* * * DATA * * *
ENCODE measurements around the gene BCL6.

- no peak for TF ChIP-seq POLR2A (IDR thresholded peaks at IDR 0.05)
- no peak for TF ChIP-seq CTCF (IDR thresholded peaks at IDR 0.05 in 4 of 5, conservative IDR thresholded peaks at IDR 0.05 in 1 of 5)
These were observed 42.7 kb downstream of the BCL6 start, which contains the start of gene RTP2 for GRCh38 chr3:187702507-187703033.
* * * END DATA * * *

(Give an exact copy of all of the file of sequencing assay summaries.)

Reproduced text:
ENCODE measurements around the gene BCL6.

- no peak for TF ChIP-seq POLR2A (IDR thresholded peaks at IDR 0.05)
- no peak for TF ChIP-seq CTCF (IDR thresholded peaks at IDR 0.05 in 4 of 5, conservative IDR thresholded peaks at IDR 0.05 in 1 of 5)
These were observed 42.7 kb downstream of the BCL6 start, which contains the start of gene RTP2 for GRCh38 chr3:187702507-187703033.